Hi, everybody.  I hope you’ve been having a good week and that you survived the demonic onslaught of trick-or-treaters Tuesday night!  I was scared out of my wits – but then again I was caught several times in the front yard looking at the Andromeda Galaxy when a couple costumed kids would sneak up on me.

There’s several things happening this week, so let’s jump right in.  As you probably know I’m interested in the science of astronomy, but more importantly the aspects of amateur astronomy that help set time and place by watching the stars, so often my interest is in movement and long-term events.

First off, check your clocks.  For most of North America, you should have set them back an hour last night, but also like most of North America, you’re having to adjust several this morning.  Nights are getting longer (as I mentioned last week, I’m down to less than 10:30 of sun-up time per day), and now sunset happens really early.  At least we’ll have good stargazing!

DSC_1582We’ve missed it now (it was just after midnight on Saturday morning), but I hope you enjoyed the full Beaver Moon (time to get those pelts!), or alternatively the Frost Moon.  I noticed it very big on the eastern horizon Thursday night – and you may have noticed that it was also very high.  As we slip toward the winter solstice, our night sky (in the northern hemisphere) is slanted more and more toward the ecliptic, pushing the Moon and planets higher into the sky, and the Sun lower in the daytime.  This tilt is what causes “winter”!

Sunday (tonight), the Moon will occult the bright red giant Aldebaran in the early evening – if you live in the eastern 2/3 of North America or in northern Europe.  Hard to believe we’re already back around to seeing Taurus in the evening sky – but that’s what’ll happen over the course of a year!  The Moon will be big and bright, just barely waning gibbous – so the star disappears behind a bright Moon, and reappears from behind a dark sliver an hour later.  Specific times for specific locations can be found here.  Remember that the times published here are in Greenwich Mean (Universal) time, and that this will happen AFTER you set your clocks back an hour — so Eastern Standard is Universal -5 hours, Central is Universal -6 hours, etc.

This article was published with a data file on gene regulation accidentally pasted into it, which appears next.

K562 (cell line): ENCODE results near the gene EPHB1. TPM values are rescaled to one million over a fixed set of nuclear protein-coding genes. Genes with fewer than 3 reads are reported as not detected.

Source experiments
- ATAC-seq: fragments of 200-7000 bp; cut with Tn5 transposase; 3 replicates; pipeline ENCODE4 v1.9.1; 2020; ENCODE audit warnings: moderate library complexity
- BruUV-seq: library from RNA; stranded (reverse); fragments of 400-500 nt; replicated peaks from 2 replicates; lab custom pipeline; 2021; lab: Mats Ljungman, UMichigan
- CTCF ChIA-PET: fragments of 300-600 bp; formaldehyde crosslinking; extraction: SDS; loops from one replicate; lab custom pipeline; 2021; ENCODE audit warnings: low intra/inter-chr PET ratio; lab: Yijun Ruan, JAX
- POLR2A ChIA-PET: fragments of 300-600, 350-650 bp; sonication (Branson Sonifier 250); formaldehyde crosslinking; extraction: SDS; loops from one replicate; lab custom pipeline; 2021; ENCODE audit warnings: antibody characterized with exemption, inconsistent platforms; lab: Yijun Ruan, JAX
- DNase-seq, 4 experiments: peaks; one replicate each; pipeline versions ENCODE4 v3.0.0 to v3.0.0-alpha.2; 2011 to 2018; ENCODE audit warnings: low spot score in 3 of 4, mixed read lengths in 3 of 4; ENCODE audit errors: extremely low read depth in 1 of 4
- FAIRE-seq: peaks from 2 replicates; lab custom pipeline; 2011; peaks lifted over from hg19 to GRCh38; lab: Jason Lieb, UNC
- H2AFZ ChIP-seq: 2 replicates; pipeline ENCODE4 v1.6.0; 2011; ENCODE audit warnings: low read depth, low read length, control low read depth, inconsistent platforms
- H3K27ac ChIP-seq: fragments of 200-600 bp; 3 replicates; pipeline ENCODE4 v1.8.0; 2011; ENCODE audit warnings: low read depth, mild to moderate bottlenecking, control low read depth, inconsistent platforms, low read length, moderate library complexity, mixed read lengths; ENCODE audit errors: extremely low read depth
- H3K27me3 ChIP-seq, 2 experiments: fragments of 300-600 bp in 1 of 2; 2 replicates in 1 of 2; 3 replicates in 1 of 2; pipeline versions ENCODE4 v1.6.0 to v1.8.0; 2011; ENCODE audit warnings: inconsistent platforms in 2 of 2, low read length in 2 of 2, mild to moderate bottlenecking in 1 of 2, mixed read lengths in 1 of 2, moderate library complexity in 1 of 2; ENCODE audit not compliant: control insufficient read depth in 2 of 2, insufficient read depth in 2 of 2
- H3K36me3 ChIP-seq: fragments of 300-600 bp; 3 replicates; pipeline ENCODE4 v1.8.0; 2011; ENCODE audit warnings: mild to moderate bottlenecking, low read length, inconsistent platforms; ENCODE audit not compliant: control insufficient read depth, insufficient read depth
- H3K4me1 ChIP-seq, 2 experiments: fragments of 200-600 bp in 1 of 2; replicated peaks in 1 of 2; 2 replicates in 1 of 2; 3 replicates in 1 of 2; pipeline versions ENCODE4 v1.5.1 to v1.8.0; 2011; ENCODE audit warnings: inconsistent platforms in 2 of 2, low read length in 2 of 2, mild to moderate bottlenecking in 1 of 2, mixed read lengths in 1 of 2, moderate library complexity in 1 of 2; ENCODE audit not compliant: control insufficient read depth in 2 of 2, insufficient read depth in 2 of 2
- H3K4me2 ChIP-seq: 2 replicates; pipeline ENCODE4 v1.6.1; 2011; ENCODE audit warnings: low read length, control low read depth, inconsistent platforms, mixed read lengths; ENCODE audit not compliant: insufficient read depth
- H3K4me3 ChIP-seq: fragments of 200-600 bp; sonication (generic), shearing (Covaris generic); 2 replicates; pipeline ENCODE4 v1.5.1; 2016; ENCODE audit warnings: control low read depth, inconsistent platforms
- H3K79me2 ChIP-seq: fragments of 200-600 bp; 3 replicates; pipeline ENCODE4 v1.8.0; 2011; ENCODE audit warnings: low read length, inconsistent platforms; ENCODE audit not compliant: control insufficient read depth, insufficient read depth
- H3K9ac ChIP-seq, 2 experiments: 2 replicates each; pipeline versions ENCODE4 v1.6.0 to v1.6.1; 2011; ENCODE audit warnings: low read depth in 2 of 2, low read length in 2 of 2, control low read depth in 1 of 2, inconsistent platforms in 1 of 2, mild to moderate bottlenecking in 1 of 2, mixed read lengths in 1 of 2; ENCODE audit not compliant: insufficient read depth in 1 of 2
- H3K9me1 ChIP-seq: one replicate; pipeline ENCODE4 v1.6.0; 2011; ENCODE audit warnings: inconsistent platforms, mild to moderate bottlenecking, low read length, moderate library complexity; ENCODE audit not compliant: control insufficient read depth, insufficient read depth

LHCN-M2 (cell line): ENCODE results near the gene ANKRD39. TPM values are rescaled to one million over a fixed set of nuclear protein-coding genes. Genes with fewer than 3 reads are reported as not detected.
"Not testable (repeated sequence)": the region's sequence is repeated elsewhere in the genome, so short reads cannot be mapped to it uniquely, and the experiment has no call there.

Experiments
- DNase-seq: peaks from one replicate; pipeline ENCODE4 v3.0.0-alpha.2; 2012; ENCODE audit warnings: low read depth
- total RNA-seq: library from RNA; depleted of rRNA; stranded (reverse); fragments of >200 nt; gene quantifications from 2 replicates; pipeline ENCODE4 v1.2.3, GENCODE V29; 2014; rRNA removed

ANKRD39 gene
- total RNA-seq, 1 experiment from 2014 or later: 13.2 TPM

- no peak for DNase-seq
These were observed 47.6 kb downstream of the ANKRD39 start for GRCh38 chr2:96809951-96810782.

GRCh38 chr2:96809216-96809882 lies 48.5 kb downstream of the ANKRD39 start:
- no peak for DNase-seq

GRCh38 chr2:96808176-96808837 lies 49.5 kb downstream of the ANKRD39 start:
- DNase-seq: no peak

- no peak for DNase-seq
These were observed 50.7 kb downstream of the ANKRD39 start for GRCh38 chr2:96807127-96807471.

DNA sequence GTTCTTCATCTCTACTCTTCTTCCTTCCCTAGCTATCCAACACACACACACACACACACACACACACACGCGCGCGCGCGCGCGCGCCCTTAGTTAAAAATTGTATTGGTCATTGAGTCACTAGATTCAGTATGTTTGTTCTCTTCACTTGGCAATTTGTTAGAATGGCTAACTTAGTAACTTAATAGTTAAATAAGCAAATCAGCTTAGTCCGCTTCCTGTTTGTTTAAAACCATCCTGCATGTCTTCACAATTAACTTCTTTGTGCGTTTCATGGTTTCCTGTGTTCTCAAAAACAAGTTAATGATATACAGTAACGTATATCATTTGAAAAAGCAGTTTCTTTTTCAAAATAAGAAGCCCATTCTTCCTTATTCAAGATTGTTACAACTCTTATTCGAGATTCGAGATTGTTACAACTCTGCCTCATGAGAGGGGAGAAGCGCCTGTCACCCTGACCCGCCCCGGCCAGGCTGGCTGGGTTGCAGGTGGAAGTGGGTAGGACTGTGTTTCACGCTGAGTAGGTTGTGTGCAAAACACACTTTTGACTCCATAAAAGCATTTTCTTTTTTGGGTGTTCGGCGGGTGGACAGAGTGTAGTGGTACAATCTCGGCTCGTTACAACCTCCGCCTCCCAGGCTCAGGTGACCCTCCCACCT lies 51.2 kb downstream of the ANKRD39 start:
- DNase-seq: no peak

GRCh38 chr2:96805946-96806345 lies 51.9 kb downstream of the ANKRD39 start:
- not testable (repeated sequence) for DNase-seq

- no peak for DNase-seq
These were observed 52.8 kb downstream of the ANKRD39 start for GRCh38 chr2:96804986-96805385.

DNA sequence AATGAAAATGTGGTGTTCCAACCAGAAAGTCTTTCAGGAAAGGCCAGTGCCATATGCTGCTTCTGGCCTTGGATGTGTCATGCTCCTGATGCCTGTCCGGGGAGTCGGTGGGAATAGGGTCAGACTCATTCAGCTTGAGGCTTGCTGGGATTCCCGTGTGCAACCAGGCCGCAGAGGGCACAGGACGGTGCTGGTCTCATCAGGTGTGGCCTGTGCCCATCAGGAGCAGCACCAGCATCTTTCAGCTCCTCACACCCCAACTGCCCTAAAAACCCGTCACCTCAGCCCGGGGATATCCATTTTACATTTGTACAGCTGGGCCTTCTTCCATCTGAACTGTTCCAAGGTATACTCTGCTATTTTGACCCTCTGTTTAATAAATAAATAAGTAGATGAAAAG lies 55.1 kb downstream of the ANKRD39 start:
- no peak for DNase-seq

We’re also still in the middle of the Southern Taurids meteor shower.  Like the Orionids were, this is a diffuse “sprinkle” of meteors that keep going for days – unfortunately the bright Moon will make it hard to see the peak, but you might still catch a few radiating from Taurus.  There are a few more showers in the next few weeks as well, so don’t give up.

JupiterOn the planetary front, Uranus is still hanging out in Pisces, and will be for a while.  Saturn is slipping away from the night sky, headed towards our evening sunsets.  But Jupiter is making a surprise comeback – as we’ve zipped around in our orbit, we’ve “caught up” to Jupiter.  Once lost in the glare of the Sun, we’re now able to see it on the morning side of the Sun – by this time next weekend (Nov 11, 12), Jupiter and Venus will be pairing up in the morning sky.  Jupiter is the low one, slowly creeping higher night over night as we overtake it, while Venus, inside our orbit, is running away and diving behind the Sun.  On the 13th, they line up and swap places.  Mars, meanwhile, continues to hang out above them both in the morning sky – and will be slowly brightening again as we catch up to it.

Finally, a possible teaser – we might have another binocular comet on the way.  Comet Heinze (C/2017 T1) was discovered in October by using a big pair of telescopes in Hawaii (on Mauna Loa and Haleakela), as part of a project looking for near-Earth asteroids.  Right now, Heinze is a tiny, really dim speck, but it’s headed for an Earth fly-by in the next few months, passing at about 33 million km.  We’ll keep watching, but Heinze might become bright enough to hunt with binoculars or a long-exposure photo.  Stay tuned!

Get Out There

4 thoughts on “An Astronomical Potpourri (Astronomy: Week of 11/5/17)

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